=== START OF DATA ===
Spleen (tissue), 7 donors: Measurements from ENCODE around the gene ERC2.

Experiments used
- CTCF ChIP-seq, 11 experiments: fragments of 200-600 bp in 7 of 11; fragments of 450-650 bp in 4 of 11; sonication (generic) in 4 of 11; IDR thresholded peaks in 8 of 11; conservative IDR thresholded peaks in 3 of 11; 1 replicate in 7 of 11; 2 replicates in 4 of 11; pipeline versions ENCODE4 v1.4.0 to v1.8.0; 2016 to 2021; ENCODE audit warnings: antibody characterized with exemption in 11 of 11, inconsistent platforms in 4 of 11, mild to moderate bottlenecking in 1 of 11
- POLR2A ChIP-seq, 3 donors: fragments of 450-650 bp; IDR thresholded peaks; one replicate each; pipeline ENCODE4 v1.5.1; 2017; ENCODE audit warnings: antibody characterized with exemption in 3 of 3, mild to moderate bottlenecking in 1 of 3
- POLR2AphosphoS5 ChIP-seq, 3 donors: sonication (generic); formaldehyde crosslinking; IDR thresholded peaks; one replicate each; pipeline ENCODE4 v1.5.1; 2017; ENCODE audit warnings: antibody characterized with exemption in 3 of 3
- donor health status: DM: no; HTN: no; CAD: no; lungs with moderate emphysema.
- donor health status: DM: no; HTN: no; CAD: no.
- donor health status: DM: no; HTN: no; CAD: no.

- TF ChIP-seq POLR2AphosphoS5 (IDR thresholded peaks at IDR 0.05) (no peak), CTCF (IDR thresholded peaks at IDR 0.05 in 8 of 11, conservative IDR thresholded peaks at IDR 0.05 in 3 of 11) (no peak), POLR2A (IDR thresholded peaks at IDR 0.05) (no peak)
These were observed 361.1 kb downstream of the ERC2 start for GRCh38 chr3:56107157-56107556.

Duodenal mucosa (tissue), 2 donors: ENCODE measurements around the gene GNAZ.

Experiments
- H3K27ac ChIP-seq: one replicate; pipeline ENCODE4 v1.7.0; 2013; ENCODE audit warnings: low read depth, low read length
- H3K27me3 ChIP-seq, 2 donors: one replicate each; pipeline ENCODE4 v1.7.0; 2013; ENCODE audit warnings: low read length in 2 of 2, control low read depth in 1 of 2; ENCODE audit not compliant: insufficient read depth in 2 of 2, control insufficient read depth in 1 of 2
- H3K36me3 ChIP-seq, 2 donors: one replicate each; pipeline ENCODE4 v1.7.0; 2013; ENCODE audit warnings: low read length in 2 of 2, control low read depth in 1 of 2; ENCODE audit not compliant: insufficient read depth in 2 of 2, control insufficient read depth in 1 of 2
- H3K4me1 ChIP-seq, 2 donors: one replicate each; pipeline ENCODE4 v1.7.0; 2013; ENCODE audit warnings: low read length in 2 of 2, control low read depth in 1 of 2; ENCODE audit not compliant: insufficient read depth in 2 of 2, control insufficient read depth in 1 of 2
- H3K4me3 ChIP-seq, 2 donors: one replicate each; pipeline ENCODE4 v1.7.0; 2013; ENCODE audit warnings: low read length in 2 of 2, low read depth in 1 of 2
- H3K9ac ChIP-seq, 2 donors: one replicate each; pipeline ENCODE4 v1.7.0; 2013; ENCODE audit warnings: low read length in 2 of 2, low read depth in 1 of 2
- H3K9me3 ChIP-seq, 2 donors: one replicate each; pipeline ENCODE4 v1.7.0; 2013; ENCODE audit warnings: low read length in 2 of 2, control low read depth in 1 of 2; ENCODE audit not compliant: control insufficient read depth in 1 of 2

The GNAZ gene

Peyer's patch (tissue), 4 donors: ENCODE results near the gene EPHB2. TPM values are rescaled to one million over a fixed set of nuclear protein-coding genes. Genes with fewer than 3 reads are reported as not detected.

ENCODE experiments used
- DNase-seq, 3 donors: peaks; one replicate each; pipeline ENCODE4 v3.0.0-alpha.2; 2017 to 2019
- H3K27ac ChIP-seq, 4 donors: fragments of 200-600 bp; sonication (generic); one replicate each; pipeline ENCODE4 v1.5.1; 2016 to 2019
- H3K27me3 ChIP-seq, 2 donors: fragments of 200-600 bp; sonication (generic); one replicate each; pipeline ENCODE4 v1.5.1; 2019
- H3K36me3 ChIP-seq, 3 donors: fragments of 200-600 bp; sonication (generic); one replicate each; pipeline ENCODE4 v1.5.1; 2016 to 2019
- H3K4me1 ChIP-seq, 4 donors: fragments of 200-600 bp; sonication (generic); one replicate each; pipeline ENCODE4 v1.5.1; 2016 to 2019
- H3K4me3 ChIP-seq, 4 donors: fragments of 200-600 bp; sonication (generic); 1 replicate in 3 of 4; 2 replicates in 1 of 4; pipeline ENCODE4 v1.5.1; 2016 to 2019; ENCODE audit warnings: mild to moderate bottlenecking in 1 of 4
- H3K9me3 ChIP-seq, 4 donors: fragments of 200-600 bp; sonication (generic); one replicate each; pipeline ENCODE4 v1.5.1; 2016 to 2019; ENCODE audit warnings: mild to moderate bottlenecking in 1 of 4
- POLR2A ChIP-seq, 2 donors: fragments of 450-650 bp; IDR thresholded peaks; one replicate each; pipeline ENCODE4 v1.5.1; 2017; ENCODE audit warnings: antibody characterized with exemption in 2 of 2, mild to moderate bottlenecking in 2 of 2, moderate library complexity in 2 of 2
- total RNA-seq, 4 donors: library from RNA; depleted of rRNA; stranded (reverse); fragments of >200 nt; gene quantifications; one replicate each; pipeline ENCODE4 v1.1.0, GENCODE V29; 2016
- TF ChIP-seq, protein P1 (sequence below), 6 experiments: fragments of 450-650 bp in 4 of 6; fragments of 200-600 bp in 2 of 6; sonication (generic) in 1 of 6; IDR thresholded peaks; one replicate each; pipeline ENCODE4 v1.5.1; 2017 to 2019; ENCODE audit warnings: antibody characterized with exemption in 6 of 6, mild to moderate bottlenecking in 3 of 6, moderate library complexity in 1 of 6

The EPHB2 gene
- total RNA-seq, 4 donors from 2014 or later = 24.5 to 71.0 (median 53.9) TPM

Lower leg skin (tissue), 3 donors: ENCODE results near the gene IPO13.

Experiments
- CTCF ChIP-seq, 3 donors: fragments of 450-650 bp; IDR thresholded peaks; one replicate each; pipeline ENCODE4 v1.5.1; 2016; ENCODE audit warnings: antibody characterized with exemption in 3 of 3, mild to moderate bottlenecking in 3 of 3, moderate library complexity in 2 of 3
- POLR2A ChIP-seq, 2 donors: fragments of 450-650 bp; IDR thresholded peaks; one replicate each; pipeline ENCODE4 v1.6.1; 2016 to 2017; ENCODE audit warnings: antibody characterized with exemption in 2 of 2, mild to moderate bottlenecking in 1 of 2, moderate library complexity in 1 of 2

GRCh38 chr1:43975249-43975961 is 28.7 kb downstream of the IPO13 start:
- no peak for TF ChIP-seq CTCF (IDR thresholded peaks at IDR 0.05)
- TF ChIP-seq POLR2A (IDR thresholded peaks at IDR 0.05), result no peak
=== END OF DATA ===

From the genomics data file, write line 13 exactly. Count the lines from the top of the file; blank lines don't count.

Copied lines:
- H3K27ac ChIP-seq: one replicate; pipeline ENCODE4 v1.7.0; 2013; ENCODE audit warnings: low read depth, low read length